LAKERS TOGETHER: Grand Valley is preparing for successful learning experiences when classes resume on Aug. 31. Learn more about the plan for fall in this handbook.
Note-taking is an important technique that should be used when finding, reading, and evaluating sources. The topic of your assignment and research question should guide your note-taking. The guide below takes you through note-taking strategies that can be useful during course lectures, when reading textbooks, or during source evaluation.
Each professor has a different technique used to provide lecture notes (e.g. PowerPoint slides, fill-in-the-blank notes, handouts, or none at all). This can make note-taking a complicated process and may require students to learn multiple ways of note-taking.The following suggestions are provided to help with taking lecture notes.
Use an outline format for each class, giving each new topic a different title.
Emphasize main ideas and add complete thoughts using abbreviated text.
Avoid writing lecture word-for-word.
Start a new page of notes for each lecture.
Circle and underline key words that are unclear or you need more explanation
Copy diagrams or other visuals used during the lecture
These suggestions were adapted from the University of Washington Instructional Center.
Once you’ve obtained potential source for your paper, project, or presentation, the next step is to read and evaluate. Note-taking is an important part of reading and understanding sources. Below are tips & tricks for note-taking when evaluating sources.
Break reading assignments into smaller chunks and take notes section-by-section.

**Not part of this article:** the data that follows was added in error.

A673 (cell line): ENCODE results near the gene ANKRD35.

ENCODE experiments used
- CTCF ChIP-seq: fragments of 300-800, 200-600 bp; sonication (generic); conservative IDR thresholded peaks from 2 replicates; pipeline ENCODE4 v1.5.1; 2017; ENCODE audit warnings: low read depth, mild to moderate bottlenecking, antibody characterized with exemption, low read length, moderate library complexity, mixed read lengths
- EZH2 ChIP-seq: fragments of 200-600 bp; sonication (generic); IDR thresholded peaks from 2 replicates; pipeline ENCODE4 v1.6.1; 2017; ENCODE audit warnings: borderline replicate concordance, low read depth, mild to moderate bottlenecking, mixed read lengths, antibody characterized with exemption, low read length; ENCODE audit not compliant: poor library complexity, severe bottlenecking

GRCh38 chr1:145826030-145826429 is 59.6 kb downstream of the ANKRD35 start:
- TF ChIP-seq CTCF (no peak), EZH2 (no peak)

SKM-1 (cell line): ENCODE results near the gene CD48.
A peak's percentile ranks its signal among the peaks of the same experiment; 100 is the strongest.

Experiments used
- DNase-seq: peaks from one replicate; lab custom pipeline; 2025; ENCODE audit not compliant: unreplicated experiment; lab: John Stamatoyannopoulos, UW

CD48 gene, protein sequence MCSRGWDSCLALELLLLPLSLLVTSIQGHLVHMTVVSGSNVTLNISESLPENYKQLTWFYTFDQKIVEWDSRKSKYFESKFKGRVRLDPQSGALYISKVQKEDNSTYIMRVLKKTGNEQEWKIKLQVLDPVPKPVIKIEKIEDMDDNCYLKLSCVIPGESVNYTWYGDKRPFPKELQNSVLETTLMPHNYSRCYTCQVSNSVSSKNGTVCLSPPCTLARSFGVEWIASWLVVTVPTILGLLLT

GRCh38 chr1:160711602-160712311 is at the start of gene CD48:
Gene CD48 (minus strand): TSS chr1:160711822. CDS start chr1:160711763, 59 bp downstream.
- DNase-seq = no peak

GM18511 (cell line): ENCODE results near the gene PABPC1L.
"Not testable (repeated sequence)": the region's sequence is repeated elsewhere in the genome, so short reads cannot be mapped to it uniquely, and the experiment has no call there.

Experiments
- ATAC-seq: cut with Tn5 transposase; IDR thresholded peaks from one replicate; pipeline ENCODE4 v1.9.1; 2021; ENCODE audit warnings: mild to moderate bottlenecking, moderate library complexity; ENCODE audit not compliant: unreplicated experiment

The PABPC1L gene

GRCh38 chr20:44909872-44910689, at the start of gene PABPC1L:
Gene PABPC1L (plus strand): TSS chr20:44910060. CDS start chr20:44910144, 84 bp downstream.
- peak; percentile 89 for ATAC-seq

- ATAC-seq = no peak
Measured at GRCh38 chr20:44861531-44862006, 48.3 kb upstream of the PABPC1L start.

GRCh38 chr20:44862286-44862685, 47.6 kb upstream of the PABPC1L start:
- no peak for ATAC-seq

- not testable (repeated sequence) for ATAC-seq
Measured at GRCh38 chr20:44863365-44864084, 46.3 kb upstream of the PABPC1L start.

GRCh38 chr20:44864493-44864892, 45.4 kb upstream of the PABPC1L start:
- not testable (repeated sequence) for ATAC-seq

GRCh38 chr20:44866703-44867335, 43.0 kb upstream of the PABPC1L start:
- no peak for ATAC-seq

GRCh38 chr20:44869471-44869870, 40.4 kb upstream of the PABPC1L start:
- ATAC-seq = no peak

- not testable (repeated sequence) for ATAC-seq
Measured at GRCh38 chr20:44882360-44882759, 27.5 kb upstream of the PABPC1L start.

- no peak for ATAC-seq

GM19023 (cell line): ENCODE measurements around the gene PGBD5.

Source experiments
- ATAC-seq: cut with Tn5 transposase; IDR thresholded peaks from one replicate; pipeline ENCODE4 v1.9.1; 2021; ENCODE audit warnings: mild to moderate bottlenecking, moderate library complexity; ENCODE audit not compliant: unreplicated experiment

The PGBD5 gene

Preview the section you are going to read by identifying headings or subheadings. Use these as headings in your own notes to stay organized.
Once you’ve read a section, ask yourself questions like “What did I learn?”and “What were the big ideas?” Add these to your notes as “Big Ideas” to summarize the text.
Make note of the key information in your lecture notes. Fill in any lecture note gaps with your reading information.
These suggestions were adapted from the GVSU SASC - Reading & Research.
When evaluating your sources for content, reliability, and accuracy, use note-taking to keep track of important point, key words, or questions you may develop. An important aspect of note-taking when evaluating multiple sources is including the citation. This helps to keep track of which source you are evaluating and where the information originates.
Start a new notes page for each source and record the title, name of the author(s), and how you retrieved the source.
Put information in quotation marks if they came directly from the source and add an in-text citation at the end (e.g. Smith, 2019),
Use abbreviations and provide examples used in the source to explain concepts.
Have other questions? Research consultants can help! We specialize in brainstorming topics, finding sources, reading scholarly materials, and evaluating research.
Stop by the Knowledge Market during open hours or make an appointment to talk with a research consultant.